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March 12, 2010  |   Comments (0)   |   Post a comment

Finding tires that are right for your operation

Industry professionals offer tips on how to select the best tires for a fleet of buses and discuss the value of running tests to help determine which tires are well suited for an operation's needs.

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Brad Barker is shop supervisor at Park City (Utah) School District.

Choosing tires that are well suited for the buses they will be mounted on and the environment they will be operating in is as important as making certain that the tires are in good condition.

Goodyear offers two tools to help customers choose the best tires for their applications.

“TVTrack helps track tire performance, and TireValuCalc can help calculate the total costs of running various combinations of tires to help decide if certain tires offer cost-saving advantages over other tires,” Goodyear’s Timothy Miller says.

Both tools are available at www.goodyear.com/truck/fleethq/fleet_tools.html.

Brad Barker at Park City (Utah) School District encourages technicians to run tests on tires to determine which are best to meet their needs. “Data to gather includes the vehicle number, meter readings (miles) at the time of installation, the date of installation, the tire brand and model number, the tread depth when the tire is new and the position the tire was installed in,” Barker says. “Also, record the price paid for the tire. This will be used to calculate costs per mile and cost per 32nd inch of tread.”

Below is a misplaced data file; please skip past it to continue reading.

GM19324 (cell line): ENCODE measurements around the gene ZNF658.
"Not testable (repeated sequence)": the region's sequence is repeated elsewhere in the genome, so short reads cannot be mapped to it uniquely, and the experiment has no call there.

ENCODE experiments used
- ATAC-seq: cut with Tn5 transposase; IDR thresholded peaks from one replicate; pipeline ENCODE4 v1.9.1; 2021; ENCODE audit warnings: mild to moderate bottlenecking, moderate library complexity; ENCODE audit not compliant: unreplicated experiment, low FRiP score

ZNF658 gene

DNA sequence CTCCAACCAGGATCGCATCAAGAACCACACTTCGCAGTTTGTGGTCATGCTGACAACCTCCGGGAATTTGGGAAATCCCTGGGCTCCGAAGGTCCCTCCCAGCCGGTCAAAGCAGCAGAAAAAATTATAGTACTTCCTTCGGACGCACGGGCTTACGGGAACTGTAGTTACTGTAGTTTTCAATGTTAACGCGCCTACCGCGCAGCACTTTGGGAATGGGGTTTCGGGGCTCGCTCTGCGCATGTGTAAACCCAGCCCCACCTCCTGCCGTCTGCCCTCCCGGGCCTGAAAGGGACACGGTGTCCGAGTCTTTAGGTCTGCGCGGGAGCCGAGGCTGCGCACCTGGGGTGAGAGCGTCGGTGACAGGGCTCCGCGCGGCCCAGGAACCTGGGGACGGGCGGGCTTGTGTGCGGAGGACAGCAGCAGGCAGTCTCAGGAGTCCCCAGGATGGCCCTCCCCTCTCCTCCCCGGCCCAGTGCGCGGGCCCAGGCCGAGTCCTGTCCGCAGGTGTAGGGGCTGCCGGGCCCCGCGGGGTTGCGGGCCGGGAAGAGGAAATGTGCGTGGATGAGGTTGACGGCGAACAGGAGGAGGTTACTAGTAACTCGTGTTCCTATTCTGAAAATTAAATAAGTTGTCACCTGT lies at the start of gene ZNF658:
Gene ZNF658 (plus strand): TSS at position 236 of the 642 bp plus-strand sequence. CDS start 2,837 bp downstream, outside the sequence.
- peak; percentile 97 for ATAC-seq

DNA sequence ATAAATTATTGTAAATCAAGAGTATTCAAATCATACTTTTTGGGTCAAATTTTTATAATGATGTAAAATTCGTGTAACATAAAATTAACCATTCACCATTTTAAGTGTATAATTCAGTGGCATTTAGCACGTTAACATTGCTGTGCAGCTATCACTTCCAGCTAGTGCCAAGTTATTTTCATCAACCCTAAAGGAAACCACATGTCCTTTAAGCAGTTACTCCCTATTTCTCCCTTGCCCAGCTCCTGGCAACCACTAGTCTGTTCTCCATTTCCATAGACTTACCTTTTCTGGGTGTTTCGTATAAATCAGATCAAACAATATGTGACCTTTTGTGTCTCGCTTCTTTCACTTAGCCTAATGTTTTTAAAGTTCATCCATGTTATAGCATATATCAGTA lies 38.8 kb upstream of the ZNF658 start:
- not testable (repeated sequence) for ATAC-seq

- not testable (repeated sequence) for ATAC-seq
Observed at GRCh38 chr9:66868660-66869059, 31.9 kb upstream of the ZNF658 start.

During the test, watch tire wear. At each preventive maintenance session, tire rotation may be necessary to maintain even wear and to obtain the highest mileage.

Rear traction tires may start to heal and toe. If this occurs, rotate the tires side to side so that the rotation direction is reversed. This applies to directional tread designs as well, Barker says.

Steer tires will sustain different types of wear, typically wearing on the right-hand, outside rib first.

“This occurs due to turning differences between left- and right-hand turns. Right-hand turns are almost always slower and sharper, so there is less side to side scrub on the tire with the slower speed. Left-hand turns are usually wider and faster,” Barker explains.

Turning left wears the tire on the right-hand rib on left and right steer tires, and it wears the tire from the right to the left. This wear pattern should be monitored closely. It is not uncommon to rotate front steer tires side to side during every oil change to keep this issue in check.

When the tires have worn out, Barker recommends recording the lowest tread depth on the tire that is being removed, then subtracting this measurement from the tread depth that was recorded at installation. You can then calculate costs per mile, cost per 32nd and miles per 32nd from the other data recorded earlier.

“Do this for every tire installed on a bus. After some time you will begin to see which tires are performing best,” Barker says.

To discuss the tire test or other maintenance issues with Barker, visit his Website, www.theschoolbuspm.com, or the Professional Garage forum on Schoolbusfleet.com.


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